Why your debut novel may not be your first book – Amber Brock

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By Amber Brock

A friend and I were discussing an amazing new book that had just hit the scene. The pages were magic, the language crisp, the characters vivid. My (non-writer) friend said, “I can’t believe it’s the author’s first book!”♥

I said, “I’ll bet you money it isn’t.”

The novel was definitely a debut, but the writing spoke of years of practice and perfecting. Little lessons about character, plot, and setting that tend not to come all at once, but instead trickle in as a writer tackles multiple projects. At least, that was my experience. My debut is in fact my third completed historical novel. So, even if I was wrong about that author’s debut not being her first, I know that was my experience. Here are some hard-won truths about why completing several novels before publishing your first one is very much to a writer’s advantage:

1. Thicker skin

If you’ve written multiple novels with the goal of publishing one, it stands to reason that you’re also working with critique partners and beta readers. If not, get thee to a critique group! Not only is critiquing the work of others a great way to sharpen your skills at reviewing your own work, but you get the added benefit of developing the tough hide publishing requires. Rejection comes at every stage, and you’ll be better prepared for it if you’ve already learned to take constructive criticism.

2. Practice, practice, practice

The more words you write in different stories with different challenges, the better you’ll get at navigating those challenges. And, much like running a mile, you can improve your speed with increased practice. I set daily goals for myself, and I went from 500 words a day to 2000 in about three months while drafting A Fine Imitation.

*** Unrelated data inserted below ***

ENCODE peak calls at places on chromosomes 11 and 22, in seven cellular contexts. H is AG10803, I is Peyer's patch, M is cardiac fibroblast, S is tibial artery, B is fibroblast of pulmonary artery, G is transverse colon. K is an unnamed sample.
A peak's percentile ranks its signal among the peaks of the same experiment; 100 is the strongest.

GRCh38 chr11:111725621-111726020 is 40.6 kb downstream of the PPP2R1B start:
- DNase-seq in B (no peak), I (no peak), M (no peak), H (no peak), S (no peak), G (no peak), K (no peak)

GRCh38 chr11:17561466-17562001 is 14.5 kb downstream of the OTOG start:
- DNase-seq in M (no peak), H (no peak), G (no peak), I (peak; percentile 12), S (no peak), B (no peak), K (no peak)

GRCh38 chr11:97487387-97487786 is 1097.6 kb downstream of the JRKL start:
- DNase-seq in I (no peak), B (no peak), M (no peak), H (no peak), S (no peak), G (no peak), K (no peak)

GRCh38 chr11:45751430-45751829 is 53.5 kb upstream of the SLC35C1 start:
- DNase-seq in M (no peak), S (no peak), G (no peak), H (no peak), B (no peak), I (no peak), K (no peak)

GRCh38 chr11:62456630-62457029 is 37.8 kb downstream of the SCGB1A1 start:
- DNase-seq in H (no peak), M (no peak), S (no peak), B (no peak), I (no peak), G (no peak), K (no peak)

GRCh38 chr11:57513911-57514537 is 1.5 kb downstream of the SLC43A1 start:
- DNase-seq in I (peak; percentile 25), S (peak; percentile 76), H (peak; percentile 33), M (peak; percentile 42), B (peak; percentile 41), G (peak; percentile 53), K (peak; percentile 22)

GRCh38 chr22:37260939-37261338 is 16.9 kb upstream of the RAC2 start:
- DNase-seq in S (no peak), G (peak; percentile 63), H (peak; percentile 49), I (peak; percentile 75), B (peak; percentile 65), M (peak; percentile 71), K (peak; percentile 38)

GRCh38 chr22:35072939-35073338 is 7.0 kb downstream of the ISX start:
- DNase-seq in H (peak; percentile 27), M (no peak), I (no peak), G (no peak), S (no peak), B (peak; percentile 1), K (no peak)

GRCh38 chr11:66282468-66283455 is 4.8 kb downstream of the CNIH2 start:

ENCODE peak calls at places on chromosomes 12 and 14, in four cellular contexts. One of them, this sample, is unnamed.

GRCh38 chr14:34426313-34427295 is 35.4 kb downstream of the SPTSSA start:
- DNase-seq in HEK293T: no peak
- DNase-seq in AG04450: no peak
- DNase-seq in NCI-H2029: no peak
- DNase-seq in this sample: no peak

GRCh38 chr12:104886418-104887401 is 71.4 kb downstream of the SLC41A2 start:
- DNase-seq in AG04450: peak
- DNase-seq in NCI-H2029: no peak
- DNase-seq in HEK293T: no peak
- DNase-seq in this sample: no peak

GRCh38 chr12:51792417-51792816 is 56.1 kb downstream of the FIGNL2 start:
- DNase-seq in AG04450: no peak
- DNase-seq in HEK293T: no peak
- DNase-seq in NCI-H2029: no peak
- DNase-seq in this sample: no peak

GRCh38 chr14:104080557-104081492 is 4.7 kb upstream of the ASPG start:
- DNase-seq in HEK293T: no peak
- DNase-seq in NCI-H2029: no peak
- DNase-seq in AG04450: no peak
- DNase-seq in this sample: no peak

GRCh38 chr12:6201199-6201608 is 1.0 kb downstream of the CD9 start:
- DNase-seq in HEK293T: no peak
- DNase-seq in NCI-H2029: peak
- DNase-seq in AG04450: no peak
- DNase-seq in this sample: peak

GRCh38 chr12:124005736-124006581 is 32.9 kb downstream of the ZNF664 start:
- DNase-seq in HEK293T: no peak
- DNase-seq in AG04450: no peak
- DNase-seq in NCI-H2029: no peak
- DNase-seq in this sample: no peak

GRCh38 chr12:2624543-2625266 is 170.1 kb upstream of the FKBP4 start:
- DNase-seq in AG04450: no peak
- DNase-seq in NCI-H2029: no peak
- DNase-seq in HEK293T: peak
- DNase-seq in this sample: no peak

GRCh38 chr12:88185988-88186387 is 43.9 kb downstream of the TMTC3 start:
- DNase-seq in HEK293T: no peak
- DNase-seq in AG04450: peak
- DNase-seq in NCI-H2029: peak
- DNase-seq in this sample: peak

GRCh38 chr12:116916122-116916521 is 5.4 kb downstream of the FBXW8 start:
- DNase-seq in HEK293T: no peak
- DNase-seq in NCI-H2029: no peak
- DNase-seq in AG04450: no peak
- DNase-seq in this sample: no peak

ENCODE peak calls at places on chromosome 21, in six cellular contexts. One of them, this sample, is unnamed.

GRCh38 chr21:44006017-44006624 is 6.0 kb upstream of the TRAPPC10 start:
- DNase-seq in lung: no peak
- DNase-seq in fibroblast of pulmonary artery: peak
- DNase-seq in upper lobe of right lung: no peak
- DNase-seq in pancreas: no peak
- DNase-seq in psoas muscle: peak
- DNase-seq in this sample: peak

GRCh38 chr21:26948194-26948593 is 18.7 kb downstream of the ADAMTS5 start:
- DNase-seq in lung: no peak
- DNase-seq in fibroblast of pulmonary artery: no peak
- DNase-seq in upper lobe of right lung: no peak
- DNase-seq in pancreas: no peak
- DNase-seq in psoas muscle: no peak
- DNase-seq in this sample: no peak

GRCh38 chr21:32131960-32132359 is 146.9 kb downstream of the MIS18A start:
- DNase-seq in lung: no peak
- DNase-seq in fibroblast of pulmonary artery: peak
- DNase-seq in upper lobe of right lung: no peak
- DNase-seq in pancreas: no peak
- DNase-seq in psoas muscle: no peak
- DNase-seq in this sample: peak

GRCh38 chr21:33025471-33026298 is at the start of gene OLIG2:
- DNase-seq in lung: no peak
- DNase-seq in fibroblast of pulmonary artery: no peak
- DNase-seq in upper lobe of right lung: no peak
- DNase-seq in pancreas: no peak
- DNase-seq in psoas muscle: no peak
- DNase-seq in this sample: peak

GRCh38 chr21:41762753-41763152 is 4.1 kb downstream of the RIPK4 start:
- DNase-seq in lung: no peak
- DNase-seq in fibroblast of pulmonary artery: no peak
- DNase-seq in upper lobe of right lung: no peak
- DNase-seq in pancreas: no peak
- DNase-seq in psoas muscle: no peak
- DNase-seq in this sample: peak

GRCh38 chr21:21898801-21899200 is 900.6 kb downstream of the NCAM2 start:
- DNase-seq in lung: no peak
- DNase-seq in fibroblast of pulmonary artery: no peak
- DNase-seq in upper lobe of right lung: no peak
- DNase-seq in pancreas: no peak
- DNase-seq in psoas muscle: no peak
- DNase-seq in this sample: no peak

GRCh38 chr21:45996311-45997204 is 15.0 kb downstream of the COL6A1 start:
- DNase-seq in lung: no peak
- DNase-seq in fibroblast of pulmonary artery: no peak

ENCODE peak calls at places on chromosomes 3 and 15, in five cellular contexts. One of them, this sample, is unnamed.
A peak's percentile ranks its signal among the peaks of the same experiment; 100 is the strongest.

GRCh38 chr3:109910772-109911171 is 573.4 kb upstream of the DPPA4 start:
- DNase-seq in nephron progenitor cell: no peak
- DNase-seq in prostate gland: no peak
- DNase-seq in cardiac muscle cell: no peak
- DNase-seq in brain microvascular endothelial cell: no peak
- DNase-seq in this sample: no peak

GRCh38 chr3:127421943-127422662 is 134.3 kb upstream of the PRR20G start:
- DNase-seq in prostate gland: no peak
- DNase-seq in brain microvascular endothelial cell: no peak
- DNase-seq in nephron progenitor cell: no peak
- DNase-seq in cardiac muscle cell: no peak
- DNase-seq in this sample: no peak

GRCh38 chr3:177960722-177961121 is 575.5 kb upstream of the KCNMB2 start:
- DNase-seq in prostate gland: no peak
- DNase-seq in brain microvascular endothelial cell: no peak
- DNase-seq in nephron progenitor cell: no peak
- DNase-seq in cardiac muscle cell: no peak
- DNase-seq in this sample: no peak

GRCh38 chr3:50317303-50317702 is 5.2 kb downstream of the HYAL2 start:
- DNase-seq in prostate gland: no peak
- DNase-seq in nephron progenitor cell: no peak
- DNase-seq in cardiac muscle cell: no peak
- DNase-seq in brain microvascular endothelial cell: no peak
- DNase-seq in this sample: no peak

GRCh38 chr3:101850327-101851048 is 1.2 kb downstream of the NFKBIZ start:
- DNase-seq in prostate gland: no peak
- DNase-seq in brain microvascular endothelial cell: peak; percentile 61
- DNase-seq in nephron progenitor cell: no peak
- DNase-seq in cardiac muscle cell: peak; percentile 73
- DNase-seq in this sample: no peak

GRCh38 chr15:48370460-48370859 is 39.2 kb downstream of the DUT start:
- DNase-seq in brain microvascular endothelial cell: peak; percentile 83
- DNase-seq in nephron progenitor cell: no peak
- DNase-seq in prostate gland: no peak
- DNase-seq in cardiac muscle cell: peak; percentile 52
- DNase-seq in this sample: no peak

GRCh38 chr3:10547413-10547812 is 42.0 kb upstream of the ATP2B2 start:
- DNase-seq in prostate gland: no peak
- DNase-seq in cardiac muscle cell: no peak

3. Proof that you can finish what you start

When I only had one novel complete, I wondered how in the world I had done it and doubted I could do it again. Now, when I open a new Word document (scary!), I can remind myself that I’ve completed an entire novel several times — I can do it again. The more work you’ve finished, the stronger that evidence is, and the easier it is to fight off self-doubt.

4. Room to expand and grow

I’ve learned something new with each novel I’ve written. The first one taught me how to get full, realistic characters on the page. The second helped me sharpen my description of settings. A Fine Imitation taught me about managing a more complex structure. Each novel builds your abilities in a way that can’t happen if you’re stuck on one.

5. Learning to let go

Perhaps the most valuable thing my writing journey has taught me is how to put something aside. I’ve learned to resign myself to the fact that certain novels really are just about the experience writing them, and they may never make it to the shelf. This is an important lesson that allows me to focus on the craft of writing when I need to, instead of the goal of publishing.


Amber Brock teaches British literature at an all girls’ school in Atlanta. She holds an MA from the University of Georgia and lives in Smyrna with her husband, also an English teacher, and their three rescue dogs. Her novel A Fine Imitation is out now.

www.amberbrock.net

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